Vulpes Libris

A collective of bibliophiles talking about books. Book Fox (vulpes libris): small bibliovorous mammal of overactive imagination and uncommonly large bookshop expenses. Habitat: anywhere the rustle of pages can be heard.

Goldilocks and the Three Dinosaurs by Mo Willems

Goldilocks and the Three DinosaursRetelling classic stories appears to be a very modern preoccupation. If it’s not another bloomin’ adaptation of Austen, it’s ancient myths being brought up to date. I’m not entirely sure how this fashion came about, or whether it’s the literary equivalent of the cover version, but from my limited experience of them, I think it takes an awfully good writer to pull it off.

It’s not just books for adults either. Mo Willems – perhaps best known for his popular picture book Don’t Let the Pigeon Drive the Bus! – has taken on the classic tale of Goldilocks in a picture book aimed at pre-school children. Everyone knows the story of Goldilocks. In Willems’ retelling Goldilocks barges into a “strange, enormous house” to find three bowls of chocolate pudding “at varying temperatures”, three chairs that are all too big, and is about to tackle the three very large beds when she is disturbed by the waiting, slavering dinosaurs who adore “delicious chocolate-filled-little-girl bonbons”… especially when they’re rested. She escapes through the back door, realising that she is in the wrong story. The dinosaurs realise that they should have locked the back door. On the face of it, Goldilocks and the Three Dinosaurs has everything going for it: a well-known and well-loved story; bright, engaging illustrations; dinosaurs. Everyone loves dinosaurs, right? I know I do. So why do I have such mixed feelings about it?

Well, to be honest, I don’t feel like the humour and tone are pitched quite right. The (many) jokes are really there for the adult reading the book, and while I do appreciate children’s authors throwing a little something in for the grown-up reading it for the bazillionth time, I also think that the story should also appeal strongly to the child. Example:


“Sure enough, five minutes later a poorly supervised little girl named Goldilocks came traipsing along. Just then the forest boomed with what could have been a Dinosaur yelling ‘GOTCHA!’ but I’m pretty sure that was just the wind.

The loud noise was immediately followed by another loud noise that sounded kind of like ‘BE PATIENT PAPA DINOSAUR! THE TRAP IS NOT YET SPRUNG!”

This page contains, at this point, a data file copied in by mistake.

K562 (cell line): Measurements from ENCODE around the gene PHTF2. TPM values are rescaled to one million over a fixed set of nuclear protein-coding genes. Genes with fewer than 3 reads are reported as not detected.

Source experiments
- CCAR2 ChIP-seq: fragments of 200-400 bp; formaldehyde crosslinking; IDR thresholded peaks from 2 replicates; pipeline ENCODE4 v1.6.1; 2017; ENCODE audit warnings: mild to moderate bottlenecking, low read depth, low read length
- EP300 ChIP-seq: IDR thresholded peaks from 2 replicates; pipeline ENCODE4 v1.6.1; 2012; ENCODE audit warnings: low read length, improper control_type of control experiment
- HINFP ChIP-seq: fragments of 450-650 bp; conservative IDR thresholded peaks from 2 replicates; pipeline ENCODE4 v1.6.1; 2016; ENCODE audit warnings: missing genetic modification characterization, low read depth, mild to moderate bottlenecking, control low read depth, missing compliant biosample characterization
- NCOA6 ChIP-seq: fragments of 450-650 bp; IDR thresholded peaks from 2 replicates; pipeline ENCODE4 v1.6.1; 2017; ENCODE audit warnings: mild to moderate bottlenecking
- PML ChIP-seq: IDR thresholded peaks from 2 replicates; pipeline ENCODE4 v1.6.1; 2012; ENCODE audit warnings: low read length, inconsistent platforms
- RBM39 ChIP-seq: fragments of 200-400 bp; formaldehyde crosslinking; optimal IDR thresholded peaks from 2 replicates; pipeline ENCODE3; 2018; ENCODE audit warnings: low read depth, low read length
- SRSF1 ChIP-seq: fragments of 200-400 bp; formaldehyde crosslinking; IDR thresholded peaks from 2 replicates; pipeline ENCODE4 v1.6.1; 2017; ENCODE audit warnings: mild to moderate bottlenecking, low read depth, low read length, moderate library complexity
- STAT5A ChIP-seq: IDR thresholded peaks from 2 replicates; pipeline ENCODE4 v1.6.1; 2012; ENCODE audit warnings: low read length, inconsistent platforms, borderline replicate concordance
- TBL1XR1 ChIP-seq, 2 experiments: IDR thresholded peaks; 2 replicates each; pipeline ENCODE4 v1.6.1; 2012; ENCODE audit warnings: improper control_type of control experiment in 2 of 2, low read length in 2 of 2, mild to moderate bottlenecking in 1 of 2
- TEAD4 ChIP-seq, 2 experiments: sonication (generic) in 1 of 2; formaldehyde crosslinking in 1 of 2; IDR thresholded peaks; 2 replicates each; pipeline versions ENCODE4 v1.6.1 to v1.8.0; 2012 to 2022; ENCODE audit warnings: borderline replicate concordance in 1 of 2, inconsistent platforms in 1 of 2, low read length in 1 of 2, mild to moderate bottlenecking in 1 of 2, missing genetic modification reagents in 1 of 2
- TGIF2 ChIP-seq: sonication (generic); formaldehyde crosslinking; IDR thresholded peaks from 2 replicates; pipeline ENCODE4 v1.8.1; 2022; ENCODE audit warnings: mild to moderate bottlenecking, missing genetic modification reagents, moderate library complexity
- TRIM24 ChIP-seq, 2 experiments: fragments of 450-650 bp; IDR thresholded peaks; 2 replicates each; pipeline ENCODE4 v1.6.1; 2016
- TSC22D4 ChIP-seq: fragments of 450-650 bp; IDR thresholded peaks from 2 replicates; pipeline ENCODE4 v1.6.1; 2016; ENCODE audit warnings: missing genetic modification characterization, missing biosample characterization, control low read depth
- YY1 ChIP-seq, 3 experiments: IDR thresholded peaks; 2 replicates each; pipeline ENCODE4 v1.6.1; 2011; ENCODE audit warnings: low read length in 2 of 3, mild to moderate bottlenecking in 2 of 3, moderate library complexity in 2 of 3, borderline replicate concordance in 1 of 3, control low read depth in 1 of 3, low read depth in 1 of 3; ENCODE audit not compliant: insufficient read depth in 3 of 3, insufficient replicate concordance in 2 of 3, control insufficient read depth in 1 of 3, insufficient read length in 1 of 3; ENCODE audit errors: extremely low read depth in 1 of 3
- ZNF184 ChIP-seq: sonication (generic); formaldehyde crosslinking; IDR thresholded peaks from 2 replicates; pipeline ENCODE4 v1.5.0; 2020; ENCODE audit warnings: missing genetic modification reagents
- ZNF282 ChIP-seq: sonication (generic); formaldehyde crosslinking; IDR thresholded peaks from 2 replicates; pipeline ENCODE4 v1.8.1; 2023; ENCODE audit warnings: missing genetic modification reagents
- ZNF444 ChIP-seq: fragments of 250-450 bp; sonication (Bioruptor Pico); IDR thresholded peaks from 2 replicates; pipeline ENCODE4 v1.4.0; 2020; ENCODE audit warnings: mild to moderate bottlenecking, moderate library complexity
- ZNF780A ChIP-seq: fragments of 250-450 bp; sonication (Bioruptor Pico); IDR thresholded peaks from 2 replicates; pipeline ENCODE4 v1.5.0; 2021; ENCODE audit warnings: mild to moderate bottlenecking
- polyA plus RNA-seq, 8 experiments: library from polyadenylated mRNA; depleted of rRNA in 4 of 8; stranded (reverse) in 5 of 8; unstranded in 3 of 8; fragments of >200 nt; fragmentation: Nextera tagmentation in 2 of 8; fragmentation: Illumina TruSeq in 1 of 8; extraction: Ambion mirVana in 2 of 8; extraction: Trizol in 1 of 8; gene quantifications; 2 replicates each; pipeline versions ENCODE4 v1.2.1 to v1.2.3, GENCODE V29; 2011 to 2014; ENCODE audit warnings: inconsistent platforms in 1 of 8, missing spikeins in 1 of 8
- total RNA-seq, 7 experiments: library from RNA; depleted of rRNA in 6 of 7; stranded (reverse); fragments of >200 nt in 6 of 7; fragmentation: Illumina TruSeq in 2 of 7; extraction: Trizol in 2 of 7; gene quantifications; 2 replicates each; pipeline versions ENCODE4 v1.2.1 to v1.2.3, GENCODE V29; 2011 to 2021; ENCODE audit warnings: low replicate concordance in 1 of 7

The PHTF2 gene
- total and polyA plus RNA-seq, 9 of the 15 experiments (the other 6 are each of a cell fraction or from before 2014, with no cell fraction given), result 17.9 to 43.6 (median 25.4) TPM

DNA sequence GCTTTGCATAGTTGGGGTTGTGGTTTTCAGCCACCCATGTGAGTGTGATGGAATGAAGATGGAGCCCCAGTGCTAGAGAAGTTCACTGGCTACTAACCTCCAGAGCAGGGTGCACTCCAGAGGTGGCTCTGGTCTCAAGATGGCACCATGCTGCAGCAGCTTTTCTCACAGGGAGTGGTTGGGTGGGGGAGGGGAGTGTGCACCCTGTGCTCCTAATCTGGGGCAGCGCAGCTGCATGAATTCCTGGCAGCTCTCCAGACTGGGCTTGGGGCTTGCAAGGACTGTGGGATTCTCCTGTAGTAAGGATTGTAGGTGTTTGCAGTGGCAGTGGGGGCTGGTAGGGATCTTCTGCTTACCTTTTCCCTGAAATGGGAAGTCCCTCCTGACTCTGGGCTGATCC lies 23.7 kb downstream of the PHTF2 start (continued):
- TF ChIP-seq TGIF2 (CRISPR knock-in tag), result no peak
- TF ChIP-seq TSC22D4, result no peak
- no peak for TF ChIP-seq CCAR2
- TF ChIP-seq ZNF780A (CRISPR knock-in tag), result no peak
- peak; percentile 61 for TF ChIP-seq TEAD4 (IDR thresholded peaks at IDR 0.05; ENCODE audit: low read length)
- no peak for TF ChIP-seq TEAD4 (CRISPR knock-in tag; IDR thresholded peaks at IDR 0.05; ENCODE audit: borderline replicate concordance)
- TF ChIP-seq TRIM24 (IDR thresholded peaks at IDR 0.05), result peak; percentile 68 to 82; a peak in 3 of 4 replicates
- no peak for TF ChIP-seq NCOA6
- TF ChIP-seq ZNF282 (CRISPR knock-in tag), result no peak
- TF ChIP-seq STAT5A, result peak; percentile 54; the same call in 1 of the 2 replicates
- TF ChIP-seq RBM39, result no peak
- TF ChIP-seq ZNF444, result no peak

But that could have been a rock falling. Or a squirrel.”

So, I like it. I find it funny. And I think the 7/8/9 years olds I know would find it funny. But I don’t think my daughter (2 and a half) does. Which leaves me wondering who the book’s intended audience is: the pre-schooler or the parent? I just think it slightly misses the mark and seems to be all parent and not young child.

In its favour, though, are the illustration, which my daughter absolutely loves. Whenever we read it – which is often – she spends much more time pointing at the pictures, talking about the dinosaurs, and telling me that Goldilocks looks like a ballet dancer. (She has a bit of a thing about ballet dancers at the moment, and everything has the potential to look like one. Even me, apparently.) I think that’s a big reason why she keeps coming back to it time and again, and in that sense the book has succeeded wonderfully. I just have my reservations about the level of the story itself.

For what it’s worth, I love the Pigeon books. I think they are much more successful at being funny for both parent and young child, and there’s a greater element of interactivity involving shouting “STOP!” at the pigeon as it attempts to drive a bus. And maybe I’m overthinking things with this one… but I just can’t get away from a sense that it might be trying a little bit too hard.

Mo Willems: Goldilocks and the Three Dinosaurs (London: Walker Books, 2013). ISBN 9781406355321, RRP £6.99

One comment on “Goldilocks and the Three Dinosaurs by Mo Willems

  1. Jackie
    September 26, 2014

    Was really looking forward to this post because of my continuing love for dinosaurs and curiosity about how the Goldilocks story would translate to a new setting. I see what you mean about it seeming to be aimed at older people than preschoolers. I think it would be much more appropriate for older kids, who would know what more of the words mean & who would get the type of humor. The dinos also are presented as more ferocious than expected for little kids, but that could just be my own innate wimpiness speaking. Thanks for explaining your reservations with humor.
    P.S. Goldilocks does look a lot like a ballet dancer in the illustration above. 🙂

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  • (The header image is from Aesop's Fables, illustrated by Francis Barlow (1666), and appears courtesy of the Digital and Multimedia Center at the Michigan State University Libraries.)
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